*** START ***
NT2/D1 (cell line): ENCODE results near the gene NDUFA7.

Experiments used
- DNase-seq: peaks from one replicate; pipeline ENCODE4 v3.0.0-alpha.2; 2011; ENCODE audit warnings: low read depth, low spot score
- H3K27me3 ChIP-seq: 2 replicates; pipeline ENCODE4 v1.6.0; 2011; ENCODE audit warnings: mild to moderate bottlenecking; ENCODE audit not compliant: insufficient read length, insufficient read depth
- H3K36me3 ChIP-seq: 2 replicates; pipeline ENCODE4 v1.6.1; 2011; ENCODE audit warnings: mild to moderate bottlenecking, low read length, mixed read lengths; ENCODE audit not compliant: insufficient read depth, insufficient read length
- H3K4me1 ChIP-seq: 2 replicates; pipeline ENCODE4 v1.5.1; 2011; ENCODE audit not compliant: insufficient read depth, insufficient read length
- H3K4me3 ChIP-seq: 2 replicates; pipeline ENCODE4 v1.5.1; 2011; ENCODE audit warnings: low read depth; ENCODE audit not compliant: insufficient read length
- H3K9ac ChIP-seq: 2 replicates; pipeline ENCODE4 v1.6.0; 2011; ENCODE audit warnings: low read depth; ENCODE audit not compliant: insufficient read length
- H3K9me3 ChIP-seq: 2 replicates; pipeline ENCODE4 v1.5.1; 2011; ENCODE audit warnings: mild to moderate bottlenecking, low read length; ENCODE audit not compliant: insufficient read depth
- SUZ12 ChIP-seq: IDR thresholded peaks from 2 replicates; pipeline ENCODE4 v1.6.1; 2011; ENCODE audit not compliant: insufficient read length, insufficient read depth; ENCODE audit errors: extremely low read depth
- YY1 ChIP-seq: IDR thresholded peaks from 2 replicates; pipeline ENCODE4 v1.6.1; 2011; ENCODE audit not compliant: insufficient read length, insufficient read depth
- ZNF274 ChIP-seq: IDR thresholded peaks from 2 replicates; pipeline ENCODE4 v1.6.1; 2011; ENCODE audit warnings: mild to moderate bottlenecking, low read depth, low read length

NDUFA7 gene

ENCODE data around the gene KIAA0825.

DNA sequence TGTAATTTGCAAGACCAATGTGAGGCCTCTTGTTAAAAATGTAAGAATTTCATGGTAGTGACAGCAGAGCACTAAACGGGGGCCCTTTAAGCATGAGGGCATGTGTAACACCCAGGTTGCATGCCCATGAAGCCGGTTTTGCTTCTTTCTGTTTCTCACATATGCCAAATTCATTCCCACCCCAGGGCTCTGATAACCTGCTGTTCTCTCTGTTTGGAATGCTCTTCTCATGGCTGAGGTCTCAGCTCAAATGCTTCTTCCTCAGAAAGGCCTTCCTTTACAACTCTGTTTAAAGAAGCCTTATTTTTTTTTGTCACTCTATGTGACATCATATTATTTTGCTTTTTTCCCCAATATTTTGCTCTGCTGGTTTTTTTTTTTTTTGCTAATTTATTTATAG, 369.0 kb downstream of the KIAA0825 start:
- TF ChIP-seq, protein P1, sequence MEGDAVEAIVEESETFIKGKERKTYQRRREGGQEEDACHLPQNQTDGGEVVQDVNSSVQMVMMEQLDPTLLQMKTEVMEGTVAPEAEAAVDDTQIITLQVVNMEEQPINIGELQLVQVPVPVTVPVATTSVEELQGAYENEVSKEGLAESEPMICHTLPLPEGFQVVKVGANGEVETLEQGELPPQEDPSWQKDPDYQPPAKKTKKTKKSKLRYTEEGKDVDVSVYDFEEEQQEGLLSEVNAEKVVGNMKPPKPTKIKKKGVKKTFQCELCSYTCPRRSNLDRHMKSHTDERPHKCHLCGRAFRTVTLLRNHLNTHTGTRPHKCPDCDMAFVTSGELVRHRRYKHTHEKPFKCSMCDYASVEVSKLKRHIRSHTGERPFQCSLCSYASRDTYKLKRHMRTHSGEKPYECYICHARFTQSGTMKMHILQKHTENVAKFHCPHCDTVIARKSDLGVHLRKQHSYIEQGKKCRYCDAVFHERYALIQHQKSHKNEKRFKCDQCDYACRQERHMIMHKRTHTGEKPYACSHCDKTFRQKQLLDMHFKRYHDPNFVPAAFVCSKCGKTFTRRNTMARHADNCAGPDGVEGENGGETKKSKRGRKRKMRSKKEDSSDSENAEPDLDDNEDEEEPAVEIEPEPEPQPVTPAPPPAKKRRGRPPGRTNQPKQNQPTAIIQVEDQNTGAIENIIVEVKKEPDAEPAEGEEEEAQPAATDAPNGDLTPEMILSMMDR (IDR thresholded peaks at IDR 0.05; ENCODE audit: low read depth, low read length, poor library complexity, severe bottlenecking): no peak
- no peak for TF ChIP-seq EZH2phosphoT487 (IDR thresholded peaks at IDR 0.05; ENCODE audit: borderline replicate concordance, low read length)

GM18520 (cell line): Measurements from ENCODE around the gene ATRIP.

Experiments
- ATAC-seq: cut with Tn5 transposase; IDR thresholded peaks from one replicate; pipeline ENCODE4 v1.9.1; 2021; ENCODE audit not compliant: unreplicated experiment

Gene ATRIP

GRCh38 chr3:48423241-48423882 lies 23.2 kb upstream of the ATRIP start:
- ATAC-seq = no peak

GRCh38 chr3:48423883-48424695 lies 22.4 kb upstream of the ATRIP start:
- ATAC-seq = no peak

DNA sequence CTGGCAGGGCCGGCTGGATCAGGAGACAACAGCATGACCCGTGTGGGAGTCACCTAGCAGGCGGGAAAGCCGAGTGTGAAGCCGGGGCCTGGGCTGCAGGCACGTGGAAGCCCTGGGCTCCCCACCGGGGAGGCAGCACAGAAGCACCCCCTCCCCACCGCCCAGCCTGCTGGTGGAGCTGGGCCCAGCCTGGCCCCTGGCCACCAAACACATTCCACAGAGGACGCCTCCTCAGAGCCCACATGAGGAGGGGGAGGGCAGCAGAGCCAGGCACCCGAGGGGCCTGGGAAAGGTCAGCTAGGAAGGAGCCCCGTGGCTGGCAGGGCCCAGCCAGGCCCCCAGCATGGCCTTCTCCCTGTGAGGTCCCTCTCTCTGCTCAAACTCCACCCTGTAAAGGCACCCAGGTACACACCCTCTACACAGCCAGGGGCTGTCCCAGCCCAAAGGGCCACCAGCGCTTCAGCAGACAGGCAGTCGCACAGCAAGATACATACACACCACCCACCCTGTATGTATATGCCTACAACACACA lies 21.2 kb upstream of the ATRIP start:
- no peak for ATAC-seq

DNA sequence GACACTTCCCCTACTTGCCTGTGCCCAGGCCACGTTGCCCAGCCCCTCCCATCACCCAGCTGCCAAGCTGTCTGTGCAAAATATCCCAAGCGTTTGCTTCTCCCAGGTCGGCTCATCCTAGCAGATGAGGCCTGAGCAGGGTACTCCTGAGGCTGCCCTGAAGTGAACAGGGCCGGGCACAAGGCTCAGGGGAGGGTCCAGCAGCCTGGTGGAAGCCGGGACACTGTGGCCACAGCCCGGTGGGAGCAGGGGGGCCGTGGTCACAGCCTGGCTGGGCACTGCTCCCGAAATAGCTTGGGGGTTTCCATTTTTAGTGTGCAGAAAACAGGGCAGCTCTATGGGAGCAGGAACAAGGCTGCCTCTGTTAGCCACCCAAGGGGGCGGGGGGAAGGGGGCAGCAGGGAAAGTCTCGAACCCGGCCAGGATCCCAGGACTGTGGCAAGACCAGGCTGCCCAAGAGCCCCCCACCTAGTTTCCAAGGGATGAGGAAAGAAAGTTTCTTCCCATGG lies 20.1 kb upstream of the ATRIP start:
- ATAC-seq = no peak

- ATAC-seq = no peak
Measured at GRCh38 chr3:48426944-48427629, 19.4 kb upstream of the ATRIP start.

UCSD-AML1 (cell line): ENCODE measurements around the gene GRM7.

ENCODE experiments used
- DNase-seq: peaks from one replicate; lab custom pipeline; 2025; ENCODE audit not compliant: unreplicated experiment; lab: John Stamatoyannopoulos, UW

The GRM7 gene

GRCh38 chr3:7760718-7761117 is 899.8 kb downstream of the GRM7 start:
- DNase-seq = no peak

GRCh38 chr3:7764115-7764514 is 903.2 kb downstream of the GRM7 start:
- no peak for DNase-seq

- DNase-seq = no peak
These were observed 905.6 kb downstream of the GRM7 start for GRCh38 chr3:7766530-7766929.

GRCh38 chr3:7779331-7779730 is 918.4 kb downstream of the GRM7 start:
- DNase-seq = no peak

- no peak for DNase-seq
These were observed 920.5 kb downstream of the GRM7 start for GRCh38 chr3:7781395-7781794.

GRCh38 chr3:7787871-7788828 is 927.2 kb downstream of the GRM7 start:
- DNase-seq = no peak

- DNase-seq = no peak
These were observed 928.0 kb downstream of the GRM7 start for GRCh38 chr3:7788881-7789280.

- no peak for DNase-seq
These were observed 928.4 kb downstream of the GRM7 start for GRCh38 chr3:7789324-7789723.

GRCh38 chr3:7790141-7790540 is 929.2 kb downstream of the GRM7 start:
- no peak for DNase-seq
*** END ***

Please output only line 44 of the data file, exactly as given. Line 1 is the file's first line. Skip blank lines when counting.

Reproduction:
- no peak for DNase-seq